wisdom for your knife and fork
When I cook for other people I like to work on presentation and technique, but when making food for myself I keep it as simple as possible. I like to use good produce and let the food do the work for me.
It's surprising how good food can taste when you let the natural flavours shine through. Steamed vegetables, if fresh, only need a dash of salt and pepper to taste great. A good salad with lots of fresh herbs can explode in your mouth with fresh lemon and a wisp of balsamic vinegar.
While living in France I learnt that the most simple dishes are the best. The secret is good ingredients. Some of my favourite dishes included carrotte rapées (grated carrots with oil, lemon and vinegar), salade nicoise (tuna salad with hard boiled egg, green beans, anchovies, capers and vinaigrette), and meat dishes that were cooked in one magical ingredient: butter.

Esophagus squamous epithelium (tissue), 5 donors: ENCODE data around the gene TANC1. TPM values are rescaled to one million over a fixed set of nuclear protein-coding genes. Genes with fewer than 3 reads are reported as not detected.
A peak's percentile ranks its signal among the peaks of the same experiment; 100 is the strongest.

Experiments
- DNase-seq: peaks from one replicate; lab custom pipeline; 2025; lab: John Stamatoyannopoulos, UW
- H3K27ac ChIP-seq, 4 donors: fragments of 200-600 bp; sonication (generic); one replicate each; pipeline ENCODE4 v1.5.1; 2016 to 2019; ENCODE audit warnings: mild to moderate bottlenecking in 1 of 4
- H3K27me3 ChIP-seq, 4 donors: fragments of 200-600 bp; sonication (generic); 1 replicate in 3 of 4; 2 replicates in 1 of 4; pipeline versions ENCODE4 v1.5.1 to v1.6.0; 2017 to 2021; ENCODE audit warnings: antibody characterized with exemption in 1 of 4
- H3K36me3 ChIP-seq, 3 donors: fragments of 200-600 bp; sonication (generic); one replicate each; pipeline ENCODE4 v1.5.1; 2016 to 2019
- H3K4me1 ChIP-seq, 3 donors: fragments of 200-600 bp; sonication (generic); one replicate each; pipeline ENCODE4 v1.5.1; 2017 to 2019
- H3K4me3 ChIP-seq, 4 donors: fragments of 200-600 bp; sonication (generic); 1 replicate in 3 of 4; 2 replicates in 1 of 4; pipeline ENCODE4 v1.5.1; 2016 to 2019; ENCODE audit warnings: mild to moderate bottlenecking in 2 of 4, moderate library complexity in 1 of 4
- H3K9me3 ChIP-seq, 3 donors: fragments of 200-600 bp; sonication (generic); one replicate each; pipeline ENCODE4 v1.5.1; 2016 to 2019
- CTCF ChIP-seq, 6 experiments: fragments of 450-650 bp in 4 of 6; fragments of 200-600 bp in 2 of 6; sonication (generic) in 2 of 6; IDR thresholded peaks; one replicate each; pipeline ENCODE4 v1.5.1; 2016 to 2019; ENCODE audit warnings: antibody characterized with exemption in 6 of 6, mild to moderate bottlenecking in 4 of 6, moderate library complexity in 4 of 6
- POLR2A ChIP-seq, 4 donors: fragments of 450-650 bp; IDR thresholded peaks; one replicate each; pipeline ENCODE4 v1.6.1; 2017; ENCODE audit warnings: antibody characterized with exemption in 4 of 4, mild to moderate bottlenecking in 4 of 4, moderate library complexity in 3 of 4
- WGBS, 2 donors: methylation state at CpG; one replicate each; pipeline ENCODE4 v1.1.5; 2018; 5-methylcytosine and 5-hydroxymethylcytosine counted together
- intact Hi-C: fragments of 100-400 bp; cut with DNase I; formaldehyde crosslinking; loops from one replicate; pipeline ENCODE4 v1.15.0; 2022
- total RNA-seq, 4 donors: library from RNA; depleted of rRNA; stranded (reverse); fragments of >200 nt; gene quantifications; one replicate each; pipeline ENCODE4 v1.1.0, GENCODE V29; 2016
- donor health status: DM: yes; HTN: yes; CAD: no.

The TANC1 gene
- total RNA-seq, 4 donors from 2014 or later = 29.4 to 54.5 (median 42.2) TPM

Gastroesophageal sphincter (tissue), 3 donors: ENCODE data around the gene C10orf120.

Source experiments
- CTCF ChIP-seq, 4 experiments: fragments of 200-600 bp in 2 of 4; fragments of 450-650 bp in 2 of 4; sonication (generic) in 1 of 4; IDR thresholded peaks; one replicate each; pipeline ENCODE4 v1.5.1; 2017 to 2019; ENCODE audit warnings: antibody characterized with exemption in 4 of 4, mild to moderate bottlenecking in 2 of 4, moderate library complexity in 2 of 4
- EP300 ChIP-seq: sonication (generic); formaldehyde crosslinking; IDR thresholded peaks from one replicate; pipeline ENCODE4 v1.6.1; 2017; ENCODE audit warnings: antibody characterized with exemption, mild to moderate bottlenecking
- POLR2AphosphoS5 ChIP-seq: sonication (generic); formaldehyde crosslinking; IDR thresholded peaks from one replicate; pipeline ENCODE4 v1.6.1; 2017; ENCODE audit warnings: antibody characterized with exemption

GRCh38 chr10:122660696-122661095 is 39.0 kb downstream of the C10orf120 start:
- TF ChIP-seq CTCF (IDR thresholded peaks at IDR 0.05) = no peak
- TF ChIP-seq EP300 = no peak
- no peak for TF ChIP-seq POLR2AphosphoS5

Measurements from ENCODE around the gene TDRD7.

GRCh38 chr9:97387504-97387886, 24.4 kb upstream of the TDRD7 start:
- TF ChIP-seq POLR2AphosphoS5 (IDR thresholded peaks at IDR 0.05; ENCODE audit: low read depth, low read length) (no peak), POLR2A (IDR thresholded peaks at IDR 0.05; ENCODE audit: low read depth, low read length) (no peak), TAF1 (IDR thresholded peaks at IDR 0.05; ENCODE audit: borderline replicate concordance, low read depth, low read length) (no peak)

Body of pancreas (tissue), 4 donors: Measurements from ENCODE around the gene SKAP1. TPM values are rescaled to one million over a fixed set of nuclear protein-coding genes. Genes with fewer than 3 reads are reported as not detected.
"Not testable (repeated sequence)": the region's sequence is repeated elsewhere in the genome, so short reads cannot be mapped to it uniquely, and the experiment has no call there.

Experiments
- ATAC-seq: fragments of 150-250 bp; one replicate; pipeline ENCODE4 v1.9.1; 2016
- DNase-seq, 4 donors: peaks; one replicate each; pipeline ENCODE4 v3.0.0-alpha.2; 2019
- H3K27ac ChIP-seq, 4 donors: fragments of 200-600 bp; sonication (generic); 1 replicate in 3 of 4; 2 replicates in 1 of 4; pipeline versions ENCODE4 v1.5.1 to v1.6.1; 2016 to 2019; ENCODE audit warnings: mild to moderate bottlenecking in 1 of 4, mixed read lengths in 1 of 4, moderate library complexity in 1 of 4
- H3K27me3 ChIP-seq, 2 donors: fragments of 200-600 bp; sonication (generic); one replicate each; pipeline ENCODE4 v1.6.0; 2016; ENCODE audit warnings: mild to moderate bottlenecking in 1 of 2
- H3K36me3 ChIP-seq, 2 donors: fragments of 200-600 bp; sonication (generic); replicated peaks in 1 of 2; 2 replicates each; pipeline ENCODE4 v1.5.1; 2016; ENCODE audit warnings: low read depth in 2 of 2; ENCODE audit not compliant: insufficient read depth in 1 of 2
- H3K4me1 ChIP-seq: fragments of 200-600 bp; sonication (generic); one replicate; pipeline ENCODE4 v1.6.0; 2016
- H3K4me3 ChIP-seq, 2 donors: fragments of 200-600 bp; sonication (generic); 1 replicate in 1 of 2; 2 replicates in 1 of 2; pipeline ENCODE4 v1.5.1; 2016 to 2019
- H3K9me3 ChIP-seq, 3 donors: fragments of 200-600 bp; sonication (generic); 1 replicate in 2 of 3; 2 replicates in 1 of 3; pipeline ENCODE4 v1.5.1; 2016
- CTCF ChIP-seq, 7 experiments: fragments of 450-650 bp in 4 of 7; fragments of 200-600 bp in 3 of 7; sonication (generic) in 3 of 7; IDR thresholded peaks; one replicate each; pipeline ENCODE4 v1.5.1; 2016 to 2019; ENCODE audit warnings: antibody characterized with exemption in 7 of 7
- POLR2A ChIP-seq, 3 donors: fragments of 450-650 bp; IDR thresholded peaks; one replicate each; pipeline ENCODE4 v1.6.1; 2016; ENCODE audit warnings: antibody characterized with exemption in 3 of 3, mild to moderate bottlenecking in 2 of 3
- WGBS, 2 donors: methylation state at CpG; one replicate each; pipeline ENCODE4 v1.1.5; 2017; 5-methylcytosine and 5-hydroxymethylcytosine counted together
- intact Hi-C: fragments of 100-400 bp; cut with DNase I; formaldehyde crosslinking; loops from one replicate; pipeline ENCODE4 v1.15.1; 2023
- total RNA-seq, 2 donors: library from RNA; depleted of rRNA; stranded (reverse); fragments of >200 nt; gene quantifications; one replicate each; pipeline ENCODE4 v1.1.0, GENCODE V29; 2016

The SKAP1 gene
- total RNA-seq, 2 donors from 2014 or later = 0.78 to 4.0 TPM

When I eat simply my body thanks me. I don't crave junk food or pre-packaged satisfaction. My body thrives off all the vitamins I'm taking in, and I don't get sick as easily.
I have pounded my feet on treadmills in the past and filled up on protein bars and diet soda, but it seems there's an easier solution. These days I walk to the market or the grocery store, pick up some fresh ingredients, and give my body and food the attention it deserves.
The end result is a happier, healthier body, and a personal relationship with what I'm eating.
It's just some food for thought.
"Eat food. Though in our current state of confusion, this is much easier said than done. So try this: Don't eat anything your great-great grandmother wouldn't recognize as food. ...There are a great many foodlike items in the supermarket your ancestors wouldn't recognize as food (Go-Gurt? Breakfast-cereal bars? Nondairy creamer?); stay away from these."
— Michael Pollan, Unhappy Meals, New York Times Magazine, 1/28/07